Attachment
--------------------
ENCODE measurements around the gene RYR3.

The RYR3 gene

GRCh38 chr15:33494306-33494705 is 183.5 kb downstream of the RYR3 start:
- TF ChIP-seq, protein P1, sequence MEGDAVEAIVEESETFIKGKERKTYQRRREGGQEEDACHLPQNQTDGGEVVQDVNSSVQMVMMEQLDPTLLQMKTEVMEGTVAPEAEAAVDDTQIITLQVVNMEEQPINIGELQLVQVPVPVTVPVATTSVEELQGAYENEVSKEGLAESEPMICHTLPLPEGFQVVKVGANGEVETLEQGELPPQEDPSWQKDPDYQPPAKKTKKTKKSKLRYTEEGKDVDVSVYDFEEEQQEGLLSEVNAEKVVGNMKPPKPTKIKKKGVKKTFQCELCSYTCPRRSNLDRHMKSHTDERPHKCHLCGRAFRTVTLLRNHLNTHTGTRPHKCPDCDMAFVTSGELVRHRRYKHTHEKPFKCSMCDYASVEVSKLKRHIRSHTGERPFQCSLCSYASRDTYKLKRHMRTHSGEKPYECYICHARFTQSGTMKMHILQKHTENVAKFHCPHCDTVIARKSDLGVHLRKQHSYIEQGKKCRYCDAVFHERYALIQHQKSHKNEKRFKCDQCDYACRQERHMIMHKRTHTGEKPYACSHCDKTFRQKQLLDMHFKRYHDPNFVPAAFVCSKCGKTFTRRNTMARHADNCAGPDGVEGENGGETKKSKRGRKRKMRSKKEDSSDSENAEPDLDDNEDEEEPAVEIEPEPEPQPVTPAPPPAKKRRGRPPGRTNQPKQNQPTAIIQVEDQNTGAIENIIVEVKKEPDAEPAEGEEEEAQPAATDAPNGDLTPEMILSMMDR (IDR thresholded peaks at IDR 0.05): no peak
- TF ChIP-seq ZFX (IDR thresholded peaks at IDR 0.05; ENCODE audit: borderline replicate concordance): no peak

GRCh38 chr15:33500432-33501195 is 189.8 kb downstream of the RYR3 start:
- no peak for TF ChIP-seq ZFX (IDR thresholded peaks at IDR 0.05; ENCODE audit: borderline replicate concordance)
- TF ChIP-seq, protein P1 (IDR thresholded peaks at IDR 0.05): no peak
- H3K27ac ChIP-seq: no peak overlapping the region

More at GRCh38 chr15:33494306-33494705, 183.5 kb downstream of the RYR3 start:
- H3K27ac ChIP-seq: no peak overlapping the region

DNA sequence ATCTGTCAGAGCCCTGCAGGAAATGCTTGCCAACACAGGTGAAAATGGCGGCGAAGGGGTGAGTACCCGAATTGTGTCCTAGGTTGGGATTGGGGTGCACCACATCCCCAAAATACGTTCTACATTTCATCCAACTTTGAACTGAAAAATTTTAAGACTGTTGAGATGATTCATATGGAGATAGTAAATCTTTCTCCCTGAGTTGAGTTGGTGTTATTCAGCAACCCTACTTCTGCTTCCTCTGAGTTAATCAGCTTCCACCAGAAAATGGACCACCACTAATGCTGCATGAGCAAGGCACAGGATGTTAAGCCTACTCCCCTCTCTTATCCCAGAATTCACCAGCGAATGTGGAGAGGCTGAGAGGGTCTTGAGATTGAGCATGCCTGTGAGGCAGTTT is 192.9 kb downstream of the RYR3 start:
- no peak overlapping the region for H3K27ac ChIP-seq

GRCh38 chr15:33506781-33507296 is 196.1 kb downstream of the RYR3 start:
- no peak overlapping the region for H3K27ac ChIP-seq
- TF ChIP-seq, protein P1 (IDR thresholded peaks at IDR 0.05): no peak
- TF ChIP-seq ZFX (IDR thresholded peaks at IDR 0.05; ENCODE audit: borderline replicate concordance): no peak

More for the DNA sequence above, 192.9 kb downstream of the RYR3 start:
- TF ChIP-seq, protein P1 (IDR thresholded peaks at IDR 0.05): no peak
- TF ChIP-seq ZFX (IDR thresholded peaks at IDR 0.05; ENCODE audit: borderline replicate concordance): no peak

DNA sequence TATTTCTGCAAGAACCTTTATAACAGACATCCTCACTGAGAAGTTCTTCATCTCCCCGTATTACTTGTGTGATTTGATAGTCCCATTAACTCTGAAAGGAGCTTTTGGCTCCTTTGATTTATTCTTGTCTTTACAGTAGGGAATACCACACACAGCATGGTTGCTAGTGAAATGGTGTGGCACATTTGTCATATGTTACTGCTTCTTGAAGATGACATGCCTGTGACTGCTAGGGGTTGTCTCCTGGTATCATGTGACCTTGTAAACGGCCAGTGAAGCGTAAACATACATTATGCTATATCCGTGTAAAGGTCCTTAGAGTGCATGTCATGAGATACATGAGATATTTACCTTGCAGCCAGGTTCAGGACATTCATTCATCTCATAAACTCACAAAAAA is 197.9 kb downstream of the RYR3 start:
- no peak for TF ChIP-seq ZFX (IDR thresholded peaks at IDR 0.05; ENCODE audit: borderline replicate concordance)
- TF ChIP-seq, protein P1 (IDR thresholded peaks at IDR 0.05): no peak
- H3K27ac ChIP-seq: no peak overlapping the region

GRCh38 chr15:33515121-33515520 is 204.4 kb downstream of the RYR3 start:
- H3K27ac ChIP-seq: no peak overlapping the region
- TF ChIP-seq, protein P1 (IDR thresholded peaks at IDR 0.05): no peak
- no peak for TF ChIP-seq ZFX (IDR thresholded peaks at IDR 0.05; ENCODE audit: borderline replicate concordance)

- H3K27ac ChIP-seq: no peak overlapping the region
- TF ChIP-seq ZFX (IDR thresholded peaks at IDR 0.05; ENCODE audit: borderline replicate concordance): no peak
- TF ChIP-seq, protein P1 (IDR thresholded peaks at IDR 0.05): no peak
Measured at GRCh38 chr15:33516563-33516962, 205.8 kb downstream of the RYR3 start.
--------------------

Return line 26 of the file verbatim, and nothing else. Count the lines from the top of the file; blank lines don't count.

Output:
- H3K27ac ChIP-seq: no peak overlapping the region